Women lead the way in virtual conferencing

Women in Materials, Minerals & Mining (WIM3)
,
3 Jun 2020
Attendees interacted through 3D avatars at the world’s first virtual scientific conference for Women in Graphene

Hundreds of academic conferences have either been cancelled or postponed this year. As more events are expected to follow suit, the future of scientific conferences will change.

Meetings and conferences in academia are significant for a number of reasons. One is that — along with peer-reviewed journals and media outlets — they are an effective way of sharing ideas with fellow academics and thinkers from around the globe.

The current spate of event cancellations could therefore significantly impact the quality and reach of ongoing scientific projects. After all, there is little use in scientific knowledge and applications if they cannot be communicated effectively to others.

There in spirit

We are all familiar with video conference calls. But can you imagine a conference that transfers this idea into a three dimensional (3D) virtual world? That is exactly what happened at the world’s first virtual scientific conference for Women in Graphene, held by the Graphene Flagship on March 18 to 19 this year — just ten days after International Women's Day on March 8.

The Women in Graphene conference has previously been held at partner institutions around Europe. The annual event was first launched in 2015 to give female researchers the opportunity to discuss their research, while also inspiring more women to become involved in science — particularly in fields relating to graphene and layered materials.

In response to the COVID-19 crisis, this year’s conference stepped into a new arena — a virtual one.  Hosted through an online conference platform, the event provided a virtual venue. Researchers that attended the conference were encouraged to interact with each other through their own chosen 3D avatars, while attending three different lecture halls and networking lounges. As with a real-life conference, representatives from the Graphene Flagship were also on-hand to meet and greet attendees during the two-day virtual event.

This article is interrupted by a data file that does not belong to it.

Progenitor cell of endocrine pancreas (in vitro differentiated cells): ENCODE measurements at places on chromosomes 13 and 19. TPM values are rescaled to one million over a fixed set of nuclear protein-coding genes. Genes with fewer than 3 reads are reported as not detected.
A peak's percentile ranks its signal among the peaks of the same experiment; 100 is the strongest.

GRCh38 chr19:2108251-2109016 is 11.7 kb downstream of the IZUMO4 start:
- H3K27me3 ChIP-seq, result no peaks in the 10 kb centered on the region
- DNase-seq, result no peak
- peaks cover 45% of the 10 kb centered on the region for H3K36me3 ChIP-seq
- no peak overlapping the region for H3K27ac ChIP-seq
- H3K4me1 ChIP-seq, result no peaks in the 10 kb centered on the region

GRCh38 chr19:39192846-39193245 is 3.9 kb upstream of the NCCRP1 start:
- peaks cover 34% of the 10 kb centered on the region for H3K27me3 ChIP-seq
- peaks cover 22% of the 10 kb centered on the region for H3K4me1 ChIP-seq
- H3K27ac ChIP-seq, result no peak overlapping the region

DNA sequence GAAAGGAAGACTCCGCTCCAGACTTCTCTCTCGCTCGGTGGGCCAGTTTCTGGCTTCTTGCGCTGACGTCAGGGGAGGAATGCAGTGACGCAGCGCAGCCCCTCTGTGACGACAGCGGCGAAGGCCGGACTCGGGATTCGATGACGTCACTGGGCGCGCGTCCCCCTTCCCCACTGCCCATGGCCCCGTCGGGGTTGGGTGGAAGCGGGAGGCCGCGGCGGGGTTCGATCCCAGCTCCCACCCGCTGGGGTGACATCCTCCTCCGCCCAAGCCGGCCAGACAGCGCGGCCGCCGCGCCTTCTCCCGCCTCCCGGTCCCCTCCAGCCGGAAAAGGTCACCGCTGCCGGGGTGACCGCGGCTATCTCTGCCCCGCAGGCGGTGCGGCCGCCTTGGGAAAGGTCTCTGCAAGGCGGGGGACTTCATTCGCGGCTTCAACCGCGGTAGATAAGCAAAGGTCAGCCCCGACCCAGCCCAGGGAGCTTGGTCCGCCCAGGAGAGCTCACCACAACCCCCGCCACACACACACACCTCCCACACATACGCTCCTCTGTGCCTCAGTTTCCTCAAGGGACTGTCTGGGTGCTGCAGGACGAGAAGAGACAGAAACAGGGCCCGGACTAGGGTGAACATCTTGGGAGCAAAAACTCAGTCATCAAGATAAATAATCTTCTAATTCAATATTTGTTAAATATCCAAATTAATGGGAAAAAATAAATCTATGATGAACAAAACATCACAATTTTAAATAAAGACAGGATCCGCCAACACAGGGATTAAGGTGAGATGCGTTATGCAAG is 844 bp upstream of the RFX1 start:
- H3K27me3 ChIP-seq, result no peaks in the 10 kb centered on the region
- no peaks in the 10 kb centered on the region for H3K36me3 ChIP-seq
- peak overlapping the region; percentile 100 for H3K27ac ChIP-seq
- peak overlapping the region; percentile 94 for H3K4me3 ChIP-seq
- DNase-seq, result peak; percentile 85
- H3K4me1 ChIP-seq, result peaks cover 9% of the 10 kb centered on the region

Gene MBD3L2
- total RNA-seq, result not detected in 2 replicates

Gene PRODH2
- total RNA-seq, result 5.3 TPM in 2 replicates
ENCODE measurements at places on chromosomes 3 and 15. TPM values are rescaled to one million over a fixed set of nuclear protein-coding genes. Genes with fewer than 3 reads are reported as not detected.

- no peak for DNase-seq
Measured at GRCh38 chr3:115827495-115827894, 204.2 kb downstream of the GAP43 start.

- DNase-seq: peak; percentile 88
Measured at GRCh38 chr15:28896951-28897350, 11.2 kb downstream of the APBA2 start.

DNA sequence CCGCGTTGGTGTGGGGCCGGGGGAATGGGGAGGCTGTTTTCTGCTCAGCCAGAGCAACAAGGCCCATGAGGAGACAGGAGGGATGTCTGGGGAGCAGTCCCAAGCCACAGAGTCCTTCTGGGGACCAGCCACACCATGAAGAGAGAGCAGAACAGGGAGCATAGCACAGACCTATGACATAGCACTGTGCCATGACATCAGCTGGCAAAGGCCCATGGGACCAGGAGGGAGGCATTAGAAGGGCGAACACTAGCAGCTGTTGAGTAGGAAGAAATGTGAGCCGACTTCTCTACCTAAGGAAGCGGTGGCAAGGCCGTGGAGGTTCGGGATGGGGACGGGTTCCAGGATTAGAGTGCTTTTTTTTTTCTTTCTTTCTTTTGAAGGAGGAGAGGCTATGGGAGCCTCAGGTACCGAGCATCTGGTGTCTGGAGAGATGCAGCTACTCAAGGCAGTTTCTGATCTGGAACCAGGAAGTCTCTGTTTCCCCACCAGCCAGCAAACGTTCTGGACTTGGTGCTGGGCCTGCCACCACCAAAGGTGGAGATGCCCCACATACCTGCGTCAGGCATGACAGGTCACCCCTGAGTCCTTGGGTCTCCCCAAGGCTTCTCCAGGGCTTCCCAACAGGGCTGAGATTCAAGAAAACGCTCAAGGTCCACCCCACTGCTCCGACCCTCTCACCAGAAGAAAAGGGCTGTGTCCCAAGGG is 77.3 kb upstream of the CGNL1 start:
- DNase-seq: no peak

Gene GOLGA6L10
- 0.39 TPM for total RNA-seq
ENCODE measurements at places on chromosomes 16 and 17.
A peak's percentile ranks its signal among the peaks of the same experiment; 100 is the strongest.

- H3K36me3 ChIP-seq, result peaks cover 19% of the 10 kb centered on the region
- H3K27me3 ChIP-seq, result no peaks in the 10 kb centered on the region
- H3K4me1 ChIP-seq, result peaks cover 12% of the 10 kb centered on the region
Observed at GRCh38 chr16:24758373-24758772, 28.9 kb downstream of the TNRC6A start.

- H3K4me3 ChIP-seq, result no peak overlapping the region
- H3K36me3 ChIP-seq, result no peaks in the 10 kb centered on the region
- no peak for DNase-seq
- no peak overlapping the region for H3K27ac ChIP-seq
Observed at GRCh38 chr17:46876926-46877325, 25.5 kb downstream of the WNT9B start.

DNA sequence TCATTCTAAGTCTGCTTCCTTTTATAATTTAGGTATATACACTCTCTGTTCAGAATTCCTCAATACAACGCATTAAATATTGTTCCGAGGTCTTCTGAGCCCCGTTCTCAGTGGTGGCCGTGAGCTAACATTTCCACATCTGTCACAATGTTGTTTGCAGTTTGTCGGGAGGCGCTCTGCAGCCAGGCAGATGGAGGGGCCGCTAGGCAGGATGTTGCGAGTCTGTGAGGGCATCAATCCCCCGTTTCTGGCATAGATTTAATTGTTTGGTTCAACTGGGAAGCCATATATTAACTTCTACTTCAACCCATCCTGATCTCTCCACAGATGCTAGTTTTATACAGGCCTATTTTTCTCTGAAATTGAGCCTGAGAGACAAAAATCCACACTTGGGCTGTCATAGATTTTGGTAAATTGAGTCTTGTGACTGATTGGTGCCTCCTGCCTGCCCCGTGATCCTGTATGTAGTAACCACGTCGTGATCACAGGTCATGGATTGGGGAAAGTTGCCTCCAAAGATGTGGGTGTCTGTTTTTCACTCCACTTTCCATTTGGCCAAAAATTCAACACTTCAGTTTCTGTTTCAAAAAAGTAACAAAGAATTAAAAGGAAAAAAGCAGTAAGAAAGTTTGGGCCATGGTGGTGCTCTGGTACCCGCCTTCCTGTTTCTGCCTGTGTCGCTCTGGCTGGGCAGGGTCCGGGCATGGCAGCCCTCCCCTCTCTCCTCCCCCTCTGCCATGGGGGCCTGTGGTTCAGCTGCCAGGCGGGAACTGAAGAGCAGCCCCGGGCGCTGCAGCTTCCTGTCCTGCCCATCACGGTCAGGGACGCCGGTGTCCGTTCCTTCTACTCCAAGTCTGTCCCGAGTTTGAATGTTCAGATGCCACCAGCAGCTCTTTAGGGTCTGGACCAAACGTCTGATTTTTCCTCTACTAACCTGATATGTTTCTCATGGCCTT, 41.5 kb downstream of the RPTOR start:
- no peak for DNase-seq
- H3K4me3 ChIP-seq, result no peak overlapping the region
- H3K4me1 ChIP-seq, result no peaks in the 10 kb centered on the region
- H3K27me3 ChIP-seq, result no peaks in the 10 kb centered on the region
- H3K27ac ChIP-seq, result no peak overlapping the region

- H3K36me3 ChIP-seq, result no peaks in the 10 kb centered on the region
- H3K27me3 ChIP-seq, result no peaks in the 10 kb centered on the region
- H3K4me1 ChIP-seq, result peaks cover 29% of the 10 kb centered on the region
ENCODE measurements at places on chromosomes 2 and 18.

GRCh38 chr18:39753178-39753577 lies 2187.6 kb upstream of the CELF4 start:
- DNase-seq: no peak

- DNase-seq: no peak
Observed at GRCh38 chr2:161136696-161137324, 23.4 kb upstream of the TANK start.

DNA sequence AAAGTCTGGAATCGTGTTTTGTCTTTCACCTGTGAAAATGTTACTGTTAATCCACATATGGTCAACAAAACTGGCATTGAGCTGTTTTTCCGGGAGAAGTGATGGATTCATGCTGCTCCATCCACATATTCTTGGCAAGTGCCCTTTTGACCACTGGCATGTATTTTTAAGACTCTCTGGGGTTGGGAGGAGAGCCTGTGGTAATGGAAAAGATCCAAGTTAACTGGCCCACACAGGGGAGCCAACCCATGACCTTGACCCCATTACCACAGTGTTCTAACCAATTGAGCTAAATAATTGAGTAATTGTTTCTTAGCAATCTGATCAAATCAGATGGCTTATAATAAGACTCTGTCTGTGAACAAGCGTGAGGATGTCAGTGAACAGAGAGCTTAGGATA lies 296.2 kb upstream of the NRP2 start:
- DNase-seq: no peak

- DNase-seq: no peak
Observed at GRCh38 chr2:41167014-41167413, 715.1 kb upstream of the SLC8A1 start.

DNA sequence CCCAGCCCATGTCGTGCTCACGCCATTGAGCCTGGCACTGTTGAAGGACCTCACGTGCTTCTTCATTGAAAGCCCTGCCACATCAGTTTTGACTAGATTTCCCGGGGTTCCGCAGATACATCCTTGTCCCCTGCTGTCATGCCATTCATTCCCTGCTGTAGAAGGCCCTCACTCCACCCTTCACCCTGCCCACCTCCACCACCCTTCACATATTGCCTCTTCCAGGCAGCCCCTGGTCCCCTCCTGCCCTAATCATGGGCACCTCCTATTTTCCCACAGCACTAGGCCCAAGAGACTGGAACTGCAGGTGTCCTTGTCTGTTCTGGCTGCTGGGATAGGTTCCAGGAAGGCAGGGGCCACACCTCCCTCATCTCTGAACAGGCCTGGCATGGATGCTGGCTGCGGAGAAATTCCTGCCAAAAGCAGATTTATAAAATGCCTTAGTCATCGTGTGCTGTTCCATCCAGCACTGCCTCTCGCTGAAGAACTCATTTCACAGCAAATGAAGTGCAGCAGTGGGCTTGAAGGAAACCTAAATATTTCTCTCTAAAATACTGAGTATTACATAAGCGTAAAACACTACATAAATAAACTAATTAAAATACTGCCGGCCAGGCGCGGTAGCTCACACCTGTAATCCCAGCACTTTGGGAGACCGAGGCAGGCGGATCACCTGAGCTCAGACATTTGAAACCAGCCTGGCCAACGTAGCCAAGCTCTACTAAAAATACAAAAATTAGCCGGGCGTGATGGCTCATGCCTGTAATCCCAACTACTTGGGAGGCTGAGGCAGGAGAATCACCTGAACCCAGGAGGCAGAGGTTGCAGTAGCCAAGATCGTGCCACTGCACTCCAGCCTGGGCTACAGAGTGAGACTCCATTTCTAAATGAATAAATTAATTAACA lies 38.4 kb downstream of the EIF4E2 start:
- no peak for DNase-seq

This virtual set up enabled the Graphene Flagship to host the most successful and diverse Women in Graphene event since the scheme’s inception.

Continued lockdowns worldwide did little to affect the pedigree of the conference’s keynote speakers, and this year’s event attracted distinguished speakers from several Graphene Flagship partners. Attendees also enjoyed a useful training session on negotiation skills from Dr Sue Hewitt of the Springboard Consultancy, which specialises in development courses. Each speaker was able to participate freely in the event, undeterred by travel restrictions.

In fact, looking to the future of scientific conferences, increased remote working is likely to improve the quality and variety of speakers at events. After all, delivering a keynote from the comfort of your own home requires far less investment than the time, travel and other resources that are usually required to take part. 

Accessible to all?

While Women in Graphene’s 2020 visitor levels were in-line with previous years’ events — around 70 people — the decision to go virtual also drew a wider attendance. However, the broader attendance for these virtual events also raises questions about the accessibility of real-life conferences. Due to physical mobility constraints, financial limitations and family concerns, the fact remains that academic conferences are not easily accessed by everyone.

Recently, researchers surveyed more than 60 academics with a disability. The findings identified several issues of accessibility at conferences, which included access to the conference venue itself, plus other factors like distance from the airport and wheelchair accessibility at local hotels.

Virtual conferences can eliminate these issues altogether. Another significant advantage for attendees is cost, as several conferences have reduced their fees for attending online.

It remains to be seen whether virtual conferences replace physical gatherings altogether. Nevertheless, the advantages of virtual conferencing — and disruptions to traditional ways of doing things — are already impossible to ignore. It is clear that, even in conjunction with real-world conferences, the online world holds many benefits that could make the latest academic ideas accessible, and enlightening, for all.